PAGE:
By Tom Peterson
Imagine everything that could go wrong. Your dog could run away. You could get really sick, be a bad parent, not be able to pay bills. People may laugh behind your back. The Middle East could erupt into chaos, another 9/11, a giant meteor.
Consciously or not, we too often live out of our fears. Some we can do something about, others not. But as we take on the big challenges, theworld needs us to be more courageous.
You may have seen this Venn diagram showing where “your comfort zone” and “where the magic happens” overlap (they don’t!). Every positive thing most of us have ever done, big or small, begins with leaving our comfort zone. Magic comes from stretching, risking, having a bit (or a lot) more courage.
How does our fear keep us from something important, something magic? Sometimes we just need to realize how irrational our fear is. In Getting a Grip Frances Moore Lappé points out that even though Indians outnumbered their British overlords 300,000-to-one, it still took Gandhi’s reframing for them to realize they could oust them.
Sometimes, it’s just taking that first step. Do something! “Inaction breeds doubt and fear,” said Dale Carnegie. “Action breeds confidence and courage. If you want to conquer fear, do not sit home and think about it. Go out and get busy.”
Courage is Contagious
In You Have the Power, Choosing Courage in a Culture of Fear Lappé and Jeffrey Perkins say that the old way of thinking is “I’m just a drop in the bucket. My effort might make me feel better, but it can’t do much.” The new way to think is, “Every time we act, even with our fear, we make room for others to do the same. Courage is contagious.” They tell the story of the women in the rain.
Thirty years ago, Women Strike for Peace helped achieve a remarkable victory: an end to above-ground nuclear testing that rained radioactive fallout worldwide, even showing up at dangerous levels in mothers’ milk. Journalist Rebecca Solnit recalls hearing of a middle-aged member of the group talking about feeling utterly “foolish and futile” as she stood in the rain one morning, sign in hand, protesting at the Kennedy White House.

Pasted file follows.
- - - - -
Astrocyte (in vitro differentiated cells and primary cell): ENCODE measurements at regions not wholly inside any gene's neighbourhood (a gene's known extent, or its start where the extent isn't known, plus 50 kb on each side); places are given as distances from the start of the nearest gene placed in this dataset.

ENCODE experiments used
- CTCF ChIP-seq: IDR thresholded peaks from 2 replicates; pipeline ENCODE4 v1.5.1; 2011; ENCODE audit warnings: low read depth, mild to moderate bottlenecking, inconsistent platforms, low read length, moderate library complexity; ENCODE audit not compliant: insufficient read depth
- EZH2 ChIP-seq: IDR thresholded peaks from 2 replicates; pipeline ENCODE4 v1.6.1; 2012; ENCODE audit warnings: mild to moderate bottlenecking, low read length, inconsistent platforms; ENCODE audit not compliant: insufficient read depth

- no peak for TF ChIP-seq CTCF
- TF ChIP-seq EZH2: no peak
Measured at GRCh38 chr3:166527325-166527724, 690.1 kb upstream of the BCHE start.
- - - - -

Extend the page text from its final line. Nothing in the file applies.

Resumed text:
Futile? Many years later, she would hear Dr. Benjamin Spock – then one of the country’s highest-profile opponents of nuclear testing – say that the turning-to-action point for him was seeing a small group of women standing in the rain, protesting at the White House. According to Solnit, Spock concluded: “If they were so passionately committed, he should give the issue more consideration himself.”
Courage often means little more than taking an action, even if we’re not sure it’s going to work.
Every time you leave your comfort zone, it’s scary. Or at least uncomfortable, like getting up 30 minutes earlier to accomplish a goal, or reaching out to someone for the first time. It may not always lead to magic. But magic is less likely without it.
Courage, External Links
Folks at the Case Foundation created an excellent website on Fearlessness in context of social change. They explore five principles: Make big bets. Experiment early and often. Make failure matter. Reach beyond your bubble. And Let urgency conquer fear. You can download the PDF here.
“Courage is what it takes to stand up and speak; courage is also what it takes to sit down and listen.” — Winston Churchill
“The chief danger in life is that you may take too many precautions.” — Alfred Adler